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In a previous post I asked the question “What is RPA (really)?” which in essence describes the technical nuts and bolts behind RPA in 2018. I would like to take it a step further and explain what makes RPA so powerful today. Technology is now in place to achieve wide spread adoption and use.
I equate this time period in RPA’s lifecycle to the year 1993.
This was a time when the internet had just become something you could navigate via a web browser. Contrary to popular belief, the internet was not “invented” in the 1990’s, in fact its earliest incarnations originate back to the 1950’s as early stage wide area network tool. It picked up speed in the late 1960’s and early 70’s as a way in which universities could connect with each other. In the 80’s, Tim Berners-Lee did some research which resulted in the World Wide Web, linking hypertext(html) to an information system. The Mosaic web browser was the first widely available web client that allowed a user to navigate the internet without the use of a telnet session. Even with this new functionality very few companies had a home page or an internet strategy. Large companies both Fortune 500 and media conglomerates dominated the internet with very few small to medium size companies taking part.
Today in 2018, RPA is in a similar period. Based on the Auxis 2018 RPA Survey, the level of RPA adoption increases as companies get larger in size. The reasons for this are similar to the early stages of the “modern internet.” The two leading factors seem to be, a lack of awareness about what RPA actually is and a minimal understanding of how it can help companies and people. It’s not surprising since as a rule, smaller companies are more risk adverse to taking on emerging technologies.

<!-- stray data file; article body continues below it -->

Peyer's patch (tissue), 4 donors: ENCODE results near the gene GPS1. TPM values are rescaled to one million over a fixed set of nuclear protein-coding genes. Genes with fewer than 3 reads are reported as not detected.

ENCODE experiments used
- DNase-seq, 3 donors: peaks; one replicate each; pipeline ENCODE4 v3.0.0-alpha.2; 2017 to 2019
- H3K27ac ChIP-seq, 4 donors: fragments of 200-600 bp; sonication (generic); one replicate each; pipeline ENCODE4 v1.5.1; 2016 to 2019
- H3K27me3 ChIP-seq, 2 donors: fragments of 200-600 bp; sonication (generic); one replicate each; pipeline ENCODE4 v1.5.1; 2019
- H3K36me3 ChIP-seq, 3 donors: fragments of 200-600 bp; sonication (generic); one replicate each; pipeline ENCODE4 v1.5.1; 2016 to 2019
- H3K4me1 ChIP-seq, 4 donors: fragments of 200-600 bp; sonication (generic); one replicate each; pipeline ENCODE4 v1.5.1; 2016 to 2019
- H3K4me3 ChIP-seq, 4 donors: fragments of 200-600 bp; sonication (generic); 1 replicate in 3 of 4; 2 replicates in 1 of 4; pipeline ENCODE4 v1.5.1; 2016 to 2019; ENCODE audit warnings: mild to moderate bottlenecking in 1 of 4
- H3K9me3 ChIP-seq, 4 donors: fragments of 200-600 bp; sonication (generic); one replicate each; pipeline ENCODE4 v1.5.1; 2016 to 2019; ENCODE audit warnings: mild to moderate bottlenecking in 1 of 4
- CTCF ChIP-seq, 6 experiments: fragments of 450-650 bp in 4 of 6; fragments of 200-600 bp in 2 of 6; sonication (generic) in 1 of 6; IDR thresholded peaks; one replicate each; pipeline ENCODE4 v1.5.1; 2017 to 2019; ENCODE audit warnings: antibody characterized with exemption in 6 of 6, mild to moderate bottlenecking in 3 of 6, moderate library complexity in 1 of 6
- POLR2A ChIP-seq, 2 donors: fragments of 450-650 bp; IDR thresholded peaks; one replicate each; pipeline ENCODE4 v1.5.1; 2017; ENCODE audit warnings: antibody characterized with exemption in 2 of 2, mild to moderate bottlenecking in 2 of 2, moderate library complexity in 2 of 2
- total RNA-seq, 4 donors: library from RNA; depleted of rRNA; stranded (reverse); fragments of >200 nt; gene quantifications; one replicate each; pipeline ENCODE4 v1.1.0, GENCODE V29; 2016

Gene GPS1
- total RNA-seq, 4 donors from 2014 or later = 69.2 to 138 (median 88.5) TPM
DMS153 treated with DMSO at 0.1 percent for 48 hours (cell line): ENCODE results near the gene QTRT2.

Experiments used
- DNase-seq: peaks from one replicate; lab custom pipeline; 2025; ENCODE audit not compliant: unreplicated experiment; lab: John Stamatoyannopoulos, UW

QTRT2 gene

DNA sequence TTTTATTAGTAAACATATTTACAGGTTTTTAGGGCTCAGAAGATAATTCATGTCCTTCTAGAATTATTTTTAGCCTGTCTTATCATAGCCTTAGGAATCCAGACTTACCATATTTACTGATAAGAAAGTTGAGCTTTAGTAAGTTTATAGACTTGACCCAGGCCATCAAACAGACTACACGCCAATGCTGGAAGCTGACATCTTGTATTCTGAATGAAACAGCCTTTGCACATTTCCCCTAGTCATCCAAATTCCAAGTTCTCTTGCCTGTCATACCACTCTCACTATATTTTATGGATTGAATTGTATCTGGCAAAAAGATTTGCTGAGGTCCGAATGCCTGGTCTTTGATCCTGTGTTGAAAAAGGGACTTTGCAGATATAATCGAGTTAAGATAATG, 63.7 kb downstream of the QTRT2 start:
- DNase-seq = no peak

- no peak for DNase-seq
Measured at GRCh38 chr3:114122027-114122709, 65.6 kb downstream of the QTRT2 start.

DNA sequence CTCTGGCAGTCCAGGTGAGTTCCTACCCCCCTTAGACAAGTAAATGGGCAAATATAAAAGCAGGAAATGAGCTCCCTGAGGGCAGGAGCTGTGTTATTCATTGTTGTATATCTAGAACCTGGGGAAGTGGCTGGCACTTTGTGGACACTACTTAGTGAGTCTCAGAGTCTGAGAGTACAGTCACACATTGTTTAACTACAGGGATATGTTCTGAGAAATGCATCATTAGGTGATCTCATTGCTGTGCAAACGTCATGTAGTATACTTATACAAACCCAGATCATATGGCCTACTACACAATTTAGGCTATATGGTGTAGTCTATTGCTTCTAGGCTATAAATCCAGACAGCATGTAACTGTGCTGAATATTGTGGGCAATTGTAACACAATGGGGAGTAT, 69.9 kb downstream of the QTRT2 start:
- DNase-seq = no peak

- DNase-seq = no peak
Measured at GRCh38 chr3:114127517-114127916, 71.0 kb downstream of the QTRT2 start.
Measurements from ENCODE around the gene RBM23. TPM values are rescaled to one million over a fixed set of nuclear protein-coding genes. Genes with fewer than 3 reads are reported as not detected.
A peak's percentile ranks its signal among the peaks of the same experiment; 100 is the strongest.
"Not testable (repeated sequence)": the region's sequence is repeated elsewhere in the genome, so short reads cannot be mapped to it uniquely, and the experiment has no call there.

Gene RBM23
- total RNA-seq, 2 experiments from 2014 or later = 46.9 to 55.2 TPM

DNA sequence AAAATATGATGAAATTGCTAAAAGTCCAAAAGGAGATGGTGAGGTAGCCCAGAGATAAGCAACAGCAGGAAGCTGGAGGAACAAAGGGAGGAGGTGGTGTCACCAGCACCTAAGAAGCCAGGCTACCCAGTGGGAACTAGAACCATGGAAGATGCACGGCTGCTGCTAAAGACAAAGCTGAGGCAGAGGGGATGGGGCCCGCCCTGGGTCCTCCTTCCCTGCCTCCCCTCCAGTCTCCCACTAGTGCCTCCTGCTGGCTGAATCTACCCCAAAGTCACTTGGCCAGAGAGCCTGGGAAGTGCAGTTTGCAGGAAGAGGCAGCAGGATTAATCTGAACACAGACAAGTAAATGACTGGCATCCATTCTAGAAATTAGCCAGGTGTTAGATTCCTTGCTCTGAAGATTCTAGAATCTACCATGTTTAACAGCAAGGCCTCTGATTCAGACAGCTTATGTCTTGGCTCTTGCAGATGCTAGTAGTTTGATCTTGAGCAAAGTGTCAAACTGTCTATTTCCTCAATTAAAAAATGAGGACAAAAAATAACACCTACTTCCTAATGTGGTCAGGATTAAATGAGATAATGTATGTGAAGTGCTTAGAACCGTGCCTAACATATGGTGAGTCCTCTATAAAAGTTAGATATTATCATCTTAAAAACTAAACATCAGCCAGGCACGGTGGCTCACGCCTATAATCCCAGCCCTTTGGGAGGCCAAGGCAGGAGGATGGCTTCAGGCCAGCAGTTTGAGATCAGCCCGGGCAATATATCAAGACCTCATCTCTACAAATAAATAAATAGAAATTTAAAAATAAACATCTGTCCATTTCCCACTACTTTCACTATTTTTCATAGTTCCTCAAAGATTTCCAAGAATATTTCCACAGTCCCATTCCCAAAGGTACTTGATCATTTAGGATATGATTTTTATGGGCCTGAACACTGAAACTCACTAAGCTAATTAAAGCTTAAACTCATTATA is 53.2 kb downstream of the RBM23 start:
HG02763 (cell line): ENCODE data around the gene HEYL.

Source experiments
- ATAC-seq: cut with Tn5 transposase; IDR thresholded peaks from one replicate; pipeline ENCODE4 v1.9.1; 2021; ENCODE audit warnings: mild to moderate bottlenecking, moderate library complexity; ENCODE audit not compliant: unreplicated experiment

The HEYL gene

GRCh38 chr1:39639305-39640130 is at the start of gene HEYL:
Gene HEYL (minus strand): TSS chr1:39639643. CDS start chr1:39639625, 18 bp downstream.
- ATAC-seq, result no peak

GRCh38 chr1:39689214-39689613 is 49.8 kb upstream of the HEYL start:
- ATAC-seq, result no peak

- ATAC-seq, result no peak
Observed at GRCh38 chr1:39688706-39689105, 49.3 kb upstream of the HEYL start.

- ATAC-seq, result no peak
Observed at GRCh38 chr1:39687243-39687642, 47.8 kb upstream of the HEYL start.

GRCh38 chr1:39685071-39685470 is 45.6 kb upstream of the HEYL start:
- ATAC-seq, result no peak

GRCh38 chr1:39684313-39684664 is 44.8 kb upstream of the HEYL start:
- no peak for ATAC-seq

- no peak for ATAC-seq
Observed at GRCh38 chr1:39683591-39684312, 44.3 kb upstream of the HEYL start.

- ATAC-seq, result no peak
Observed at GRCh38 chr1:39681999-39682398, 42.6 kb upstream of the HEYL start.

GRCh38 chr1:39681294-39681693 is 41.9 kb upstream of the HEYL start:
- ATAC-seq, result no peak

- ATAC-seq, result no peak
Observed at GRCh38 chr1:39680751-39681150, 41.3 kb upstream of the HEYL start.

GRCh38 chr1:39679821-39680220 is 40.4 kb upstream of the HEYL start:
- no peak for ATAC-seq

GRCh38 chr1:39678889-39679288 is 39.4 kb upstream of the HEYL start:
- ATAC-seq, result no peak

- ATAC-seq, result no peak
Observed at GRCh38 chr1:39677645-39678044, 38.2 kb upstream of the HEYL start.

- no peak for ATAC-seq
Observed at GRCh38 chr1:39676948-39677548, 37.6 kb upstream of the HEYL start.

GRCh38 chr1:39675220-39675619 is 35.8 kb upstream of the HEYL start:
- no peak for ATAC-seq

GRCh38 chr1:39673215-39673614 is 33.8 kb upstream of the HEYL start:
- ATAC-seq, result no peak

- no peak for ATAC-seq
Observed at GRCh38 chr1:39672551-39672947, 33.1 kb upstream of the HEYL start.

Similar to how the Internet went through a platform progression, RPA went through an evolution within these past years too.
Companies like UiPath and others have greatly improved the “Computer Vision” aspects of their technology to a point where the reliability of basic functions (i.e. clicking, reading and typing text) are something you can count on to work close to 100% of the time. They have added robust features to address desktop resolution and other environment related issues. Moreover, the platform is so open that a developer can easily create their own custom activities. Therefore they can address areas where the product falls short. Another major plus is the large development community which can further augment any short comings of the product. Having worked with RPA for a while, this is invaluable and one of the major reasons the technology is moving forward.
The other major shift in RPA is that it’s no longer just a single machine/robot “back-office” solution.
The advent of cloud-based server applications like UiPath’s Orchestrator now allow an administrator to manage as many robots as needed. It also provides a caveat of features (i.e. Scheduling, Asset Management, Robot status, Job management etc.), which make the scaling of the technology far easier and realistic. One of the most exciting features is the concept of the data queue. The queue makes large data jobs (i.e. migrations) an elementary exercise. For example, if you had 10 robots inputting large amounts of data into an application (i.e. 50K records), the process would start by putting those data records in the queue. Each robot is then served the data that the queue determines it should have as it processes its work. This ensures that there are no duplicates in the data entry process and all records are inputted in a timely manner spread out across multiple machines. It’s truly a scalable solution in the sense you can exponentially add robots and data records based on the size of the job.
The other exciting thing about cloud-based RPA is the ability to manage front office robots. Those that are “attended” and can work hand in hand with humans. This brings the vision of a “robot for every person” closer to reality. RPA has come a long way from the days of scripting green screens. With today’s new tools and reliability we will soon enter a world where many robots will make light work.


Peter S Camp is the CTO and Founder of CampTek Software. He has been developing RPA Applications for over 15 years. For further questions, discussion or inquiry about CampTek Software Services, contact